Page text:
To understand how a bad credit score affects your interest rate, you first need to know the different types of interest that exist, how lenders determine interest rates, and how they impact the cost of your loan.
The different types of interest can have different impacts on any loan you receive. By understanding the various types of loans, you will appreciate what happens to the cost of your loan when the interest rate is affected by a bad credit score.
- Fixed Interest
A fixed interest rate will not fluctuate during the term of your loan. It is the most common form of interest, and it’s easy to calculate, easy to understand, and stable.
- Variable Interest
Unlike fixed interest, variable interest fluctuates and is usually tied to the movement of base interest rates. Borrowers can benefit if the variable rate declines but end up paying more if it rises.
- Annual Percentage Rate (APR)
The annual percentage rate reflects the total cost of your loan, which includes the interest rate and relevant fees.
- The Prime Rate
Favored customers receive the prime rate from banks for loans. It’s relatively lower than normal interest rates and is tied to the U.S. federal funds rate (the rate banks use when borrowing and lending to each other).
- Simple Interest
Simple interest has a basic structure. It’s calculated using a simple formula: principal x interest rate x number of years = interest.
- Compound Interest
Unlike simple interest, which is calculated only on the principal, compound interest is calculated on both the principal and interest. It is calculated annually, and the interest amount is added to the loan balance, which is then used to calculate the next year’s interest.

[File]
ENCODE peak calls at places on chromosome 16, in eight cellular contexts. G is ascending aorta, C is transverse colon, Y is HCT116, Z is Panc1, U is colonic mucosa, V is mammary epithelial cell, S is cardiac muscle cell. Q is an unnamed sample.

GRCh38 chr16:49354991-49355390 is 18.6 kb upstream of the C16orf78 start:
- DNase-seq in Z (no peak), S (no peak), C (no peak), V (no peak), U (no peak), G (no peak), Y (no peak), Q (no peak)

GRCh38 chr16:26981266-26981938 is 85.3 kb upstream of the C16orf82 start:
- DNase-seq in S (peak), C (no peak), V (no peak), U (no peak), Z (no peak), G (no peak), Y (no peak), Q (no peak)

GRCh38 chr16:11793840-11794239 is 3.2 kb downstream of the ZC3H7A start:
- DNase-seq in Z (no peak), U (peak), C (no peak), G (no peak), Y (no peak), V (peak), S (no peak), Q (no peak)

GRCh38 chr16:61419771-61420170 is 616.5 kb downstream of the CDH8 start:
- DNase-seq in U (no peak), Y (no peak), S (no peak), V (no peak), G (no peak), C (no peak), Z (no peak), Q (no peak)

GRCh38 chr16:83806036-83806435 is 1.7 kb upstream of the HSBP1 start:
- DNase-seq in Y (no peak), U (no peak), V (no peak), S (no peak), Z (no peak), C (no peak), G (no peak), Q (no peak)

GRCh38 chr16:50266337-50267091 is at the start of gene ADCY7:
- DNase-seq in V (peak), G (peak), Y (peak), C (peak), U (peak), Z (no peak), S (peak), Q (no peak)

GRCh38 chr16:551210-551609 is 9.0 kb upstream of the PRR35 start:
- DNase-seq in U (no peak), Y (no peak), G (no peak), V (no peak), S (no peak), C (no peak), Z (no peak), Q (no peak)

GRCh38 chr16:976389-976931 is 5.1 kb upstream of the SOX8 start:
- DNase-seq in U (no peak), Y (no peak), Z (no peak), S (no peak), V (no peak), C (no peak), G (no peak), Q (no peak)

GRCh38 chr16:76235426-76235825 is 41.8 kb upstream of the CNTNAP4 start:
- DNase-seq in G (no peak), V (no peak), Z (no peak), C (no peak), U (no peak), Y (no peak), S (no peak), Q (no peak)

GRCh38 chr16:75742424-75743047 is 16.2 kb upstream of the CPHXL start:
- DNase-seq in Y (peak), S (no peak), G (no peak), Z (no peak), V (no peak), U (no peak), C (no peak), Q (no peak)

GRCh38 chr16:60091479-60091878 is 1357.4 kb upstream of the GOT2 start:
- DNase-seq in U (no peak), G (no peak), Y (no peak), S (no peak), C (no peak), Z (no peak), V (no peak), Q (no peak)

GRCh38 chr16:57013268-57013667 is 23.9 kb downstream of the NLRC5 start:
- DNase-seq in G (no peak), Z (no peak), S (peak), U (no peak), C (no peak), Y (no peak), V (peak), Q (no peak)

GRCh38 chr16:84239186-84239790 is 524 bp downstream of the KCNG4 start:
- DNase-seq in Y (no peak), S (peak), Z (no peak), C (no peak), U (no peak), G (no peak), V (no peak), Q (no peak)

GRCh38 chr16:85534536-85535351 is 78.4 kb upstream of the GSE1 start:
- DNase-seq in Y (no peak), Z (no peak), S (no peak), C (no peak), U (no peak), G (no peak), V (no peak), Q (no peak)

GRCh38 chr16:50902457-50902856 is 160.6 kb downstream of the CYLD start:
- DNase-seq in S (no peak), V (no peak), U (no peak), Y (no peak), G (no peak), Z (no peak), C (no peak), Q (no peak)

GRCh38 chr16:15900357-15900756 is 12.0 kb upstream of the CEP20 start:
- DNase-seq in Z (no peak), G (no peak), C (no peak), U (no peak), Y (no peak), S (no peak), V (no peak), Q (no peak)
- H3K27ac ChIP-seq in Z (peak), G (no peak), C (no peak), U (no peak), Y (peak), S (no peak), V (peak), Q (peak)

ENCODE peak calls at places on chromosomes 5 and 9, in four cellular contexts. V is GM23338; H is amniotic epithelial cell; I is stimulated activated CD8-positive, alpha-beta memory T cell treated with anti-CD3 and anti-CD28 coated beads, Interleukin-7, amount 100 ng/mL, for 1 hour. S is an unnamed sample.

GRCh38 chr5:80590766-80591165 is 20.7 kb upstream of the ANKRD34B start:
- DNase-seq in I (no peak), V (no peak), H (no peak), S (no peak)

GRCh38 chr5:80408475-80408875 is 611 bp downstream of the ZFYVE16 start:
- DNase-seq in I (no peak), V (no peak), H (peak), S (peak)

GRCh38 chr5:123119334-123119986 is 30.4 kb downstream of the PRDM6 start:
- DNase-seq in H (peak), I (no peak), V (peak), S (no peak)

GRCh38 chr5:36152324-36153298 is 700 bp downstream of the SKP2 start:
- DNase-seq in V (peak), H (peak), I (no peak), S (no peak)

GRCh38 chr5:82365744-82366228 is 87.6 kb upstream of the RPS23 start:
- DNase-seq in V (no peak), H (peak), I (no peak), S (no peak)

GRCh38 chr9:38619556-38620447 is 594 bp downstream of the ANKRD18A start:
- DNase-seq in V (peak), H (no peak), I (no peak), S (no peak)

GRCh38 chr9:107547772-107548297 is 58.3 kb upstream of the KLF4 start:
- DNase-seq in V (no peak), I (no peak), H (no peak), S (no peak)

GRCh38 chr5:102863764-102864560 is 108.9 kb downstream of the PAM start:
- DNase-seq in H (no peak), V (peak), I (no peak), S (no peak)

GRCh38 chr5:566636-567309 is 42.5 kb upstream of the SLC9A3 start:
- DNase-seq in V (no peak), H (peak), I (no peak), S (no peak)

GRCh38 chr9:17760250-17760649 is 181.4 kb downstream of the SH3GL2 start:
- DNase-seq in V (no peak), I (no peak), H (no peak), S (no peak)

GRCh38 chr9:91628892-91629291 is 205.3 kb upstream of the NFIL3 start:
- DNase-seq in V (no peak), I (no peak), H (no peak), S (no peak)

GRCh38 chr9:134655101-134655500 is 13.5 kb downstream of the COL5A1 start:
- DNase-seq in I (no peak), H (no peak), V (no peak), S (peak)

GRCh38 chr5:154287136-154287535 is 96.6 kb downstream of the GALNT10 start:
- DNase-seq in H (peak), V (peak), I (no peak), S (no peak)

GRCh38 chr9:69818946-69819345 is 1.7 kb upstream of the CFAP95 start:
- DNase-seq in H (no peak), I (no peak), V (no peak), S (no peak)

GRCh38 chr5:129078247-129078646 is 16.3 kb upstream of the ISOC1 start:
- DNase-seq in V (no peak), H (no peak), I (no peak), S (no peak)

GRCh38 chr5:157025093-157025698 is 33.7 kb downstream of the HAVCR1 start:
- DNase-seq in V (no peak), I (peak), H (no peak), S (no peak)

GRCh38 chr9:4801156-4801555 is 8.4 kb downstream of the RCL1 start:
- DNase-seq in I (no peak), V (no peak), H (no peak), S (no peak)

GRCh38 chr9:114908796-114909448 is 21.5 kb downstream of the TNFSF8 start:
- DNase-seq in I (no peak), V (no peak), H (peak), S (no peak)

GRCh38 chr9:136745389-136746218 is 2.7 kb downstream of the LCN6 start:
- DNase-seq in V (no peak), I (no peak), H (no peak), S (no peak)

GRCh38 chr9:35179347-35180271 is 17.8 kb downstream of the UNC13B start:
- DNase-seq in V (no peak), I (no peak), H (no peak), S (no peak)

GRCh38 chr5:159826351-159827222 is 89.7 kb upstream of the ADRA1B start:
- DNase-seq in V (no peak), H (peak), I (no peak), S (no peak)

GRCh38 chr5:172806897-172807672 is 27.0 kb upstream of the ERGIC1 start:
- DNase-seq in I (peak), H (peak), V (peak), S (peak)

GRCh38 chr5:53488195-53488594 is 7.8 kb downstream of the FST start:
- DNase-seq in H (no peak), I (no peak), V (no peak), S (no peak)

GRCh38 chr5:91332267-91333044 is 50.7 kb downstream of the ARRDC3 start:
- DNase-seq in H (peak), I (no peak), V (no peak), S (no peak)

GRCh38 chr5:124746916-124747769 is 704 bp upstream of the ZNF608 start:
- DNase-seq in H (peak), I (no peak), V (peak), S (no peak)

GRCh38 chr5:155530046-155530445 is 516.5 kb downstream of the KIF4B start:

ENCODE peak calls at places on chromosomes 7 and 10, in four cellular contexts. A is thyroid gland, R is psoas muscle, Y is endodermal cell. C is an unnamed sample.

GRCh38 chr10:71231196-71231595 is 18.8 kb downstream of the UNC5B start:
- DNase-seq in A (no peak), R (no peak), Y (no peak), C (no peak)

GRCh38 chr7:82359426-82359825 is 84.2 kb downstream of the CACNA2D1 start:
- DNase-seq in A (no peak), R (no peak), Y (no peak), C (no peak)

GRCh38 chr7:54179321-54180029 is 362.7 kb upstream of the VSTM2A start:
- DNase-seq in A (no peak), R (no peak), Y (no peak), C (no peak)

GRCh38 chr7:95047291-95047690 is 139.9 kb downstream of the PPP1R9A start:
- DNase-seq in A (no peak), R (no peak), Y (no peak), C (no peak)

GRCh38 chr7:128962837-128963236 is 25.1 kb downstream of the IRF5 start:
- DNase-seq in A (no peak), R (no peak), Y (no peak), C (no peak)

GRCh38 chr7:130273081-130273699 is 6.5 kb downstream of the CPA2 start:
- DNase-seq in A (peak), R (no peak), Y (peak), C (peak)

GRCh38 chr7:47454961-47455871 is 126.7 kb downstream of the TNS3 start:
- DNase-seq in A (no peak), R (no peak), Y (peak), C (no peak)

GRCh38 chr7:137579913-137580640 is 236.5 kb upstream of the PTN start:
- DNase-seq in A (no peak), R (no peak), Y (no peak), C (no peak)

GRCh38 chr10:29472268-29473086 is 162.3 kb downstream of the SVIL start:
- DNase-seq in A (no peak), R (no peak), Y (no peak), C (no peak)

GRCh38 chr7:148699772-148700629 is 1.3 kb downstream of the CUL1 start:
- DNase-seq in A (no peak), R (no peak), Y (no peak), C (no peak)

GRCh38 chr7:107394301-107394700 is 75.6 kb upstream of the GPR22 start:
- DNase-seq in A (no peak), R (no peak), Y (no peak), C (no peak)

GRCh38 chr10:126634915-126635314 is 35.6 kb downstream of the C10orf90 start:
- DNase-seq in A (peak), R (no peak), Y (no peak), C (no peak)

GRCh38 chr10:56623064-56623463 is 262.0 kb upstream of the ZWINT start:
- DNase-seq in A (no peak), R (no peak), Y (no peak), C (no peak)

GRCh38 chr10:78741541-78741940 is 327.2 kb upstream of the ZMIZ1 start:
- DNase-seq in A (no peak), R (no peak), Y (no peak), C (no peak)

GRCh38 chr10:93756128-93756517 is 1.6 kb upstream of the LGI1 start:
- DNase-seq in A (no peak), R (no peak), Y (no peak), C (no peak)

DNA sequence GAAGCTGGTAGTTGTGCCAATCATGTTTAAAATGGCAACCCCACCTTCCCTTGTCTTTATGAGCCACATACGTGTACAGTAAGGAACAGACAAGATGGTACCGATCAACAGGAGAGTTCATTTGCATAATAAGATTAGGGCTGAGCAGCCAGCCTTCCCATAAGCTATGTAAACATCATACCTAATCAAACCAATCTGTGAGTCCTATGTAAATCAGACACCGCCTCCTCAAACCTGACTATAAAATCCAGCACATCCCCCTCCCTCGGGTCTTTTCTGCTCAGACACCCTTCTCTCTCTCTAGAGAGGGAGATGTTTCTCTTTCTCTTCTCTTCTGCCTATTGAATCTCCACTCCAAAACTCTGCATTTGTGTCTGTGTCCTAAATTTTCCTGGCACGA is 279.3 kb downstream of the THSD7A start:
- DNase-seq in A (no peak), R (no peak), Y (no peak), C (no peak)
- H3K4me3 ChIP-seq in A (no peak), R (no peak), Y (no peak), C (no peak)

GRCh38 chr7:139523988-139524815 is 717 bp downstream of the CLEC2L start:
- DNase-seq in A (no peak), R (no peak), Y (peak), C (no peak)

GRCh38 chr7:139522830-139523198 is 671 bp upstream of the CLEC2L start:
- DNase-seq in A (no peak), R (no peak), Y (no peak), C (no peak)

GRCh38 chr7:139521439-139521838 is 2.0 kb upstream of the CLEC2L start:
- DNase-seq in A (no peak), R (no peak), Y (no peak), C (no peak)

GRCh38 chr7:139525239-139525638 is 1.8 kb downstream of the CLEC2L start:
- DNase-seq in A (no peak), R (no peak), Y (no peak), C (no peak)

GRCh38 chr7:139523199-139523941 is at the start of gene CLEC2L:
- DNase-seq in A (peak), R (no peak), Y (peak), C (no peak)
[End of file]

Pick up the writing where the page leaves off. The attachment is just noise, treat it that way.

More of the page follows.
Accountants refer to compound interest as “interest on interest” of a credit account or loan balance. An increase in this form of interest can have a greater impact on your loan compared to simple interest.
Now that you know the types of interest, here’s how your credit score is used in determining the interest rate on your loan. The pricing model lenders use to achieve this interest is the credit-scoring system and risk-based pricing.
The Credit-Scoring System and Risk-Based Pricing
Since the risk of a loan varies based on borrowers and other aspects of the loan, these two factors play a role in the pricing of loans, including the interest rate. Credit scoring systems, which were developed more than fifty years ago, offer a solution in assessing potential borrowers.